A local specimen enjoying sunflower nectar. Karen Powell photo

Get involved in the Great Canadian Bumble Bee Count

Environmental organization develops app to help with the nationwide count

It’s time to get buzzing about bumblebees as Friends of the Earth begins its third annual Great Canadian Bumble Bee Count.

The environmental organization has even launched a Bumble Bee Count app to help people across the country photograph, identify and locate bumble bees. The third annual count began Aug. 1.

Friends of the Earth Canada says there are more than 800 confirmed species of wild native bees in Canada.

“Last year we received more than 2,500 beautiful photos and descriptions of bumble bees from all across the country,” says Beatrice Olivastri, CEO of Friends of the Earth Canada.

“With the launch of our new Bumble Bee Count app we’re hoping to receive even more in 2018.”

If you don’t have a smartphone, you can still get involved by submitting your photos the the Friends of the Earth webpage.

More than two-thirds of the food crops we depend on benefit from pollination by native bees, honey bees and other pollinators. Friends of the Earth says bumble bees are especially important – they are capable of buzz pollination, making them particularly effective pollinators for certain crops and flowers including blueberries and tomatoes.

“Bees are facing the same climate challenges you and I face – from heat waves to fires and floods,” says Olivastri. “Add that to exposure to neonic pesticides, habitat loss and pathogen spillover from domesticated bumble bees, and Canada’s wild bees are under growing pressures to just survive.”

Photos and observations from the Great Canadian Bumble Bee Count help signal changes in how bumble bees are dealing with these issues.

The rusty-patched bumble bee, once abundant in southern Ontario, is now almost extinct and officially designated as endangered, says the Friends of the Earth news release. On advice from scientists, the federal government has designated four more native bees for protection under the Species at Risk Act. The yellow-banded bumble bee is considered at risk after numbers in southern Canada declined by at least 34 per cent.

Check out some of the submissions so far on the Friends of the Earth Instagram feed, and get involved by downloading the app or visiting www.foecanada.org/en/issues/bumble-bee-count for more details.

Just Posted

Surrey Community Leader Awards winners revealed

The 16th CLA awards, presented by the Now-Leader, recognized Surrey’s un-sung heroes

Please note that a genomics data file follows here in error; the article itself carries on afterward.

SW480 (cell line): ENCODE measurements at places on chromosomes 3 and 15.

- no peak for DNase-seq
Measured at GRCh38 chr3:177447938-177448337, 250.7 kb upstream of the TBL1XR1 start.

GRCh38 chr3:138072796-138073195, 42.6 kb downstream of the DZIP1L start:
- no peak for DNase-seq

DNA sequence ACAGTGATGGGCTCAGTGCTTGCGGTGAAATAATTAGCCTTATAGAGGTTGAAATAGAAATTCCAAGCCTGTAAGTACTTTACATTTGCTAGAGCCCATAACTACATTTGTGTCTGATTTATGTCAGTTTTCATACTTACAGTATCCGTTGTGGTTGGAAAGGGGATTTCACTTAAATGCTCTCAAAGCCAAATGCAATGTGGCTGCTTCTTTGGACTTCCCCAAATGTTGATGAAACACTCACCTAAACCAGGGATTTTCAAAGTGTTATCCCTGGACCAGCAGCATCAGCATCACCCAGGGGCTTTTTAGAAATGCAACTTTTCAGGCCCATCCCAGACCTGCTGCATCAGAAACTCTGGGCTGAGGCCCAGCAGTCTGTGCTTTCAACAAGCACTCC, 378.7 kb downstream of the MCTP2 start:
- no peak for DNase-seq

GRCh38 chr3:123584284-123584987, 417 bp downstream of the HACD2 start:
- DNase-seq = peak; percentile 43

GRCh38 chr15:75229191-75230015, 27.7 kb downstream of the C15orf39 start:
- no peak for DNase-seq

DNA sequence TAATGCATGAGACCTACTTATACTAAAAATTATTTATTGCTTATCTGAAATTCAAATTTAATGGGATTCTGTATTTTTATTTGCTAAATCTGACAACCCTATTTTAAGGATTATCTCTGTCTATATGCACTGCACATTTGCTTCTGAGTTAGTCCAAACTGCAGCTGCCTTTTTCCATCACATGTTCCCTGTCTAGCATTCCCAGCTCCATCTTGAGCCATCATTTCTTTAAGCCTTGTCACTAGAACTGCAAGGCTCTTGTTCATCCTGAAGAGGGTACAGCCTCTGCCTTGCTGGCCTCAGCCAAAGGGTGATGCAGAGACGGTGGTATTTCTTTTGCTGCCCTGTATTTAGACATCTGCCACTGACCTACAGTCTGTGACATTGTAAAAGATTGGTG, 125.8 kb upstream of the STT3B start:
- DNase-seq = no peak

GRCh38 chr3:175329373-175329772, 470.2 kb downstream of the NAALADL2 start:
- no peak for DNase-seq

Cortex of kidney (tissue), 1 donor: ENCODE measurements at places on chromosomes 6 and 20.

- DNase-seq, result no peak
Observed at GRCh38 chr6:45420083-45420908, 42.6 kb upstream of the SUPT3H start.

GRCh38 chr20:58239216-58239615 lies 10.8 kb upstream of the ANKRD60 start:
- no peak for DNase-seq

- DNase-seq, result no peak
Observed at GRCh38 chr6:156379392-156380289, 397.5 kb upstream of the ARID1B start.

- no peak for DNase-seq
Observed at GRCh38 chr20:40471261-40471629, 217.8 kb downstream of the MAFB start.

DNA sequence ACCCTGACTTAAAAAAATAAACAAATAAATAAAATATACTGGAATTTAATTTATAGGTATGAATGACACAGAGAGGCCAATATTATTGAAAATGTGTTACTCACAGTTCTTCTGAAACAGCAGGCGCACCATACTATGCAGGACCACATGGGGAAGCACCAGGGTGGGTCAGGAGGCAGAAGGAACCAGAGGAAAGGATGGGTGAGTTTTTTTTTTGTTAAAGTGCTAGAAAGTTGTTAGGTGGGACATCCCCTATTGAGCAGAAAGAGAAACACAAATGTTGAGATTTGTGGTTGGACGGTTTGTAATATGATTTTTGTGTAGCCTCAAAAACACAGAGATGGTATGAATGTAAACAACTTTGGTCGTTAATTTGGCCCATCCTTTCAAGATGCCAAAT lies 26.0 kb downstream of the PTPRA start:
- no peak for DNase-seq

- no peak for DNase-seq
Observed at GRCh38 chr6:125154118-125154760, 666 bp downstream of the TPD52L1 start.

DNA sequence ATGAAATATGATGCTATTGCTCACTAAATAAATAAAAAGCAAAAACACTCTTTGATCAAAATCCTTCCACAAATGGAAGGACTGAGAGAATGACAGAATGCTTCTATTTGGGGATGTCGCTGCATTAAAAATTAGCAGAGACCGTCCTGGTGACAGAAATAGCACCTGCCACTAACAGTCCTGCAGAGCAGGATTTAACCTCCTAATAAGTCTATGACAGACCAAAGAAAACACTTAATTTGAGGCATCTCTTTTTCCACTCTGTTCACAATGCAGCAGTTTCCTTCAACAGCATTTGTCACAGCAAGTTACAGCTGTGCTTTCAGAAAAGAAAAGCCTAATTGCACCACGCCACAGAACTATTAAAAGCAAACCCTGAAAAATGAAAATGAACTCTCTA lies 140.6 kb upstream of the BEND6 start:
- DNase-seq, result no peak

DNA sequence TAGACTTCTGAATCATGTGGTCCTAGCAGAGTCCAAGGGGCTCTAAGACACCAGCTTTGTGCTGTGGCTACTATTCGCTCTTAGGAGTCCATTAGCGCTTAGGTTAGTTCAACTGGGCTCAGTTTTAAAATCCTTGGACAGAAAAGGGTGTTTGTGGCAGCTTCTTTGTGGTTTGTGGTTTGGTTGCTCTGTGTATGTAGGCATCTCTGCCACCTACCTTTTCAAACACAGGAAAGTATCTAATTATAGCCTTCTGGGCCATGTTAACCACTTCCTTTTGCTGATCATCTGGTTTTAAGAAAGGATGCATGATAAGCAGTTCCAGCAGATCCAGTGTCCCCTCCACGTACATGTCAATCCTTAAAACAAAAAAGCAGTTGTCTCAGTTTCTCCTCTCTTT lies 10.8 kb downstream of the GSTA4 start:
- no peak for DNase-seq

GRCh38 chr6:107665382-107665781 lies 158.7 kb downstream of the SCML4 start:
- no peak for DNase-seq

COMMUTER ALERT: Serious pedestrian crash closes Pacific Highway

Traffic along 176th Street, 4th to 8th Avenue, is blocked while Mounties continue to investigate.

MPs meet with Surrey council to discuss RCMP, LRT

Federal government to have quarterly meetings with Surrey

Hogg curious if a new recreation centre is needed in Grandview Heights

South Surrey-White Rock MP to host a Town Hall Meeting tonight

Surrey building that has gathered dust for 20 years is for sale again, with bids sought

Potential sale of the long-vacant 104 Avenue Centre is good news, Surrey Board of Trade CEO says

People flocking to Vancouver Island city to see hundreds of sea lions

Each year the combination of Steller and California sea lions take over Cowichan Bay

Baloney Meter: Will tougher penalties for gang members make Canada safer?

Since 2013, gang-related homicides in Canada’s largest cities have almost doubled

Early data suggests no spike in pot-impaired driving after legalization: police

Some departments said it’s too early to provide data, others said initial numbers suggest stoned driving isn’t on the rise

Protesters confront Environment Minister in B.C.

Protesters wanting more for killer whales confront Catherine McKenna

Humans reshaping evolutionary history of species around the globe: paper

University of British Columbia researcher had the paper published in the Proceedings of the Royal Society

Toronto ‘carding’ activist Desmond Cole stopped by police in Vancouver

Cole says his experience reveals what daily life is like for black and Indigenous residents

Tubing, skating, light display part of new winter festival in Vancouver

Set to open Nov. 23, the six-week festival will take over Vancouver’s Concord Pacific Centre

Commercial trucks banned from left lane of Coquihalla

B.C.’s Ministry of Transportation has introduced a new program that hopes to prevent accidents and closures on the Coquihalla Highway.

B.C. on track to record same number of overdose deaths as last year

128 people died of overdoses in September, bringing the total to more than 1,100 so far in 2018

Most Read